(i) Old provision
Before the formulation of the Adoption law in 2057 B.S., children were adopted according the Muluki Ain, 12b. In the new law of 2057 B.S., it was clearly stated the two conditions for adoption of any child: either the child has to be an orphan, or the birth parents should give their consent for adoption. For proving a child as an orphan, the children home should publish a 21-day notice for claiming the child by its guardians. If no one claims the child, the District Administration Office declares the child to be an orphan, and the file goes to Recommendation Committee where the final decision is made at the Ministry. In the second case, if the birth parents want to give up their child, a legal paper has to be prepared stating their consent. One of the parents has to prove that he/she has applied permanent family planning methods. After consideration of the file, if it is proved correct, permission is granted from the Ministry.
(ii) New provision
After finding various weakness and loopholes in the existing laws, the government formulated a new law in 2065 B.S. It was believed that the law would come into effect immediately after its formulation, but in practice, all procedures are going ahead according to the old laws. According to the new laws, the files registered in the D.A.O. till B.S. 2064 Jestha, would be processed on the basis of the old law. The new law though seems more effective but is not complete. There is a provision for a child psychologist or a doctor on the Recommendation Committee as recommended by the CCWB. Formerly, children homes used to seek the family for adopting a child, but now it should be done by a committee consisting of a legal government officer as coordinator, director of CCWB as a member, and a representative from the Ministry of Law as a member. The new law clearly states the role of Nepal Children's Organization. According to the new law, a child can be adopted if she/he is proved an orphan, or if the child is provided by the birth parents at their consent. What seems confusing here is that one can still make fake papers to show that a child is an orphan, and it can be adopted in the same way as has been practiced earlier.
An agent says:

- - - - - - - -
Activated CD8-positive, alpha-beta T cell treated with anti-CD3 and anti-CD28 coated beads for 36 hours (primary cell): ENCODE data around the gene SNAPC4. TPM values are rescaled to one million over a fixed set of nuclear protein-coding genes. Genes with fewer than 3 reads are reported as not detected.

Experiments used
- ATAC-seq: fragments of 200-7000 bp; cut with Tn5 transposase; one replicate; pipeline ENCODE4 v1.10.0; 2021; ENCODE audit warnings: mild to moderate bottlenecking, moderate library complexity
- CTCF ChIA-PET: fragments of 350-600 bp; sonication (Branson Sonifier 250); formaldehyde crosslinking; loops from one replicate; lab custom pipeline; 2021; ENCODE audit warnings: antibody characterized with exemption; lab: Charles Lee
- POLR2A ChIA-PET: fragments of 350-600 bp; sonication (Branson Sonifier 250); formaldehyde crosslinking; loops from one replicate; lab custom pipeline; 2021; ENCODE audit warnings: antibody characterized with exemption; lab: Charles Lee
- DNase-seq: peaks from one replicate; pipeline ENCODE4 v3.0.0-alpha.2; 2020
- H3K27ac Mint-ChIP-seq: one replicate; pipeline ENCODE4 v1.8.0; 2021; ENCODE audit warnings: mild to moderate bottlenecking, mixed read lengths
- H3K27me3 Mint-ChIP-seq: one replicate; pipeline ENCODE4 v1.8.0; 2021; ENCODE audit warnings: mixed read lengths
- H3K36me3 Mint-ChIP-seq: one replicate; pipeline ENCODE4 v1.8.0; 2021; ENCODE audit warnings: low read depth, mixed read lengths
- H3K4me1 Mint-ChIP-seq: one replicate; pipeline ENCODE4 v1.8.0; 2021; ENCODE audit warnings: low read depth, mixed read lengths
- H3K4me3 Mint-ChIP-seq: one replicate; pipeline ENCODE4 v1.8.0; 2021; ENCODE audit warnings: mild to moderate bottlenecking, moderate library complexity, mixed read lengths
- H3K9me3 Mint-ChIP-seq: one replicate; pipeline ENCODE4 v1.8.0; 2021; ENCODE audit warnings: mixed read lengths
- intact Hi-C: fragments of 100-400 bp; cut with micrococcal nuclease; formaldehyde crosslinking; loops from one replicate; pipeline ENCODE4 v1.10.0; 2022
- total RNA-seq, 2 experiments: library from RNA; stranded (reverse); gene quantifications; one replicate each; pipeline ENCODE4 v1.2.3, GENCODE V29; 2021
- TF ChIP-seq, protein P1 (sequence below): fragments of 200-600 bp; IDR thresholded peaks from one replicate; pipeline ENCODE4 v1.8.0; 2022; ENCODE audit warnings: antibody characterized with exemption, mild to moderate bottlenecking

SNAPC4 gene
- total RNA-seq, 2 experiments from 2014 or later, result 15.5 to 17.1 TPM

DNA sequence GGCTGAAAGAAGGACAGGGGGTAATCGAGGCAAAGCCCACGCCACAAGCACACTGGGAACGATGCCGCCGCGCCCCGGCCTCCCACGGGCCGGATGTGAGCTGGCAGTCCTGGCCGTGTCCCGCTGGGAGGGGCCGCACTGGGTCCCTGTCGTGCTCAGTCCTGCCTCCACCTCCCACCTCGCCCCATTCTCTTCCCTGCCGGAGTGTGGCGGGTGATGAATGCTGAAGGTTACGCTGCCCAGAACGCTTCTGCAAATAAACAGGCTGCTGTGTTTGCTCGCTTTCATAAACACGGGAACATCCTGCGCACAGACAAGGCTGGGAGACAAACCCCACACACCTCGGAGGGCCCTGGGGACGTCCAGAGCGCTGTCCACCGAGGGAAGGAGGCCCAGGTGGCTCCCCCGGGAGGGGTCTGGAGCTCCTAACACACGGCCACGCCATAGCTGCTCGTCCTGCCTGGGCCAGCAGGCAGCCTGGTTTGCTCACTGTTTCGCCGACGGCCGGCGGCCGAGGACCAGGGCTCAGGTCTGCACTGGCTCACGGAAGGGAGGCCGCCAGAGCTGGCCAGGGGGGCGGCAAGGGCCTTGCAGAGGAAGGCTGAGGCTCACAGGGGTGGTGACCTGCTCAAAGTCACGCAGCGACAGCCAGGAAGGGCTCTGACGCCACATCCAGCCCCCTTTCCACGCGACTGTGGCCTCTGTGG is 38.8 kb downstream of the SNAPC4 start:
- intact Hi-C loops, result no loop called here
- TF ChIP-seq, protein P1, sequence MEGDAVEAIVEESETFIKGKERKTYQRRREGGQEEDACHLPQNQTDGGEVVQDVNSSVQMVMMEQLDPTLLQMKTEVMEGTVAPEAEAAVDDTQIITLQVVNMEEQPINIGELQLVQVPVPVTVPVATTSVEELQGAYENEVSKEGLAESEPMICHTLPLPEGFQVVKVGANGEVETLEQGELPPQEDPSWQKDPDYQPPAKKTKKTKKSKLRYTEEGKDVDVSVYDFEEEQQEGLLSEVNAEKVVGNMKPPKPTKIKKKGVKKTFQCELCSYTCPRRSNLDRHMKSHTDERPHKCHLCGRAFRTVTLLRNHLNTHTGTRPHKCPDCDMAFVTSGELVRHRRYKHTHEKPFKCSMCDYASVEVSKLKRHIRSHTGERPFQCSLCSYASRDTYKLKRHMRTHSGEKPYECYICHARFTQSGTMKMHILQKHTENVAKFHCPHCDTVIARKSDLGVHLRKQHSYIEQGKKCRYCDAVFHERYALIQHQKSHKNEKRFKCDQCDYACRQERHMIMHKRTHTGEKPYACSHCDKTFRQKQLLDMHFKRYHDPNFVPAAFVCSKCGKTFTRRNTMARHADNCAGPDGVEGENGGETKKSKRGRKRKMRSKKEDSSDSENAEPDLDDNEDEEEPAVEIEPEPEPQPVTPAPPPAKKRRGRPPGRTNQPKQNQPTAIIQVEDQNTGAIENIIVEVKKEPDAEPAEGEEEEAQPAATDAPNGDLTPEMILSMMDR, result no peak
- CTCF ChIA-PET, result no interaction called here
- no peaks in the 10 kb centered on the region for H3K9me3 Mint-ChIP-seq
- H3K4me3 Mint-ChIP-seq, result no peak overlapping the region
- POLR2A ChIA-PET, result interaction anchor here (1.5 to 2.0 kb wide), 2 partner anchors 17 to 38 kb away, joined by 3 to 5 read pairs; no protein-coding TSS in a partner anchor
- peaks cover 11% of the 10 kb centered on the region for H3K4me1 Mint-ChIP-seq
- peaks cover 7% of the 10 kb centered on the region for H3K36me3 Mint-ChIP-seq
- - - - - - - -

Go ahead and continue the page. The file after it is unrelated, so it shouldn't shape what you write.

"I am Rita Bhandari. I live at Putalisadak. My husband is a taxi driver. 7 years ago, a girl named Sita B.K. working in a garment factory at Boudha gave birth to a baby without a legal father. She was my neighbor. I was confused as what to do with the baby; then at that time I met one staff of Nepal Asahaya Balghar. I requested him to keep the child in the home. He replied that he would accept the baby, but it might be sent abroad also and tried to ask for the mother's consent. Sita decided that that there was no problem in sending abroad her child who didn't have a legal father, and hence left the baby there at the center.
A month later, Mr Hemanta Rijal of the same children home called me and promised to pay if I brought more children. With the help of Sita, I found other children. I used to get Rs 5,000 then. I even persuaded some parents not to reclaim once their child was sent to the home. I then started working for other homes also.
2 years ago I took a newly born baby from a mother at the Maternity Hospital and gave it to Mr. Binod Karki of Balgriha Samanwaya Samiti (Children Homes Coordination Committee). The sum of Rs 20,000 I earned at that time is the biggest amount I have ever earned. I have supplied children to several children homes. Women working in garment factories, restaurants, slums, hotels and labor industry give me children. I take them to the children home. I charge the price on the basis of the child's age. I can make up to Rs 20,000 to 25,000 from smaller children and Rs 5,000 to 15,000 for other bigger children."
LIST OF THE INTERNATIONAL AGENTS
1 -- Mr. Manoj Kandel
2 -- Ms. Mani Joshi
3 -- Mr. Tej Kumar Subba
4 -- Mr. Basanta Rijal
5 -- Mr. Sanu Prajapati Maharjan
6 -- Mr. Sharad Raj Gautam
7 -- Mr. Ramesh Khatiwada
Namaste Saludo Nepali
8 -- Mrs. Mukta Shrestha
Consul Lluis Belvis
9 -- Mr. Kiran Shahi
ECAI Bal Balika
10 -- Mr. Dil Pahari
Mani Watch / Victor
11 -- Mr. Arun Kumar Gurung
Children's Without Frontiers, Madrid
12 -- Mrs. Maya Tamata (Jaya Ram Tamata)
13 -- Mr. Binod Karki
14 -- Mr. Kiran Man Shrestha
15 -- Mr. Uttar Tamata
16 -- Mr. Keshav Regmi
17 -- Namita Lamsal
Holt International Children's Services
18 -- Kedar Dahal
19 -- Mr. Bhraman Shrestha
1. Florida Home Studies, 2. Amici Trenti
20 -- Jaya Rajbhandari
Florida Home Studies and Adoption
Voice of Children -- July 2008
Translation by Purushottam Lamsal for Voice of Children.
Voice of Children is a leading child rights magazine in Nepal. It is supported by international donors.
* definition of mofussil (for readers outside of South Asia):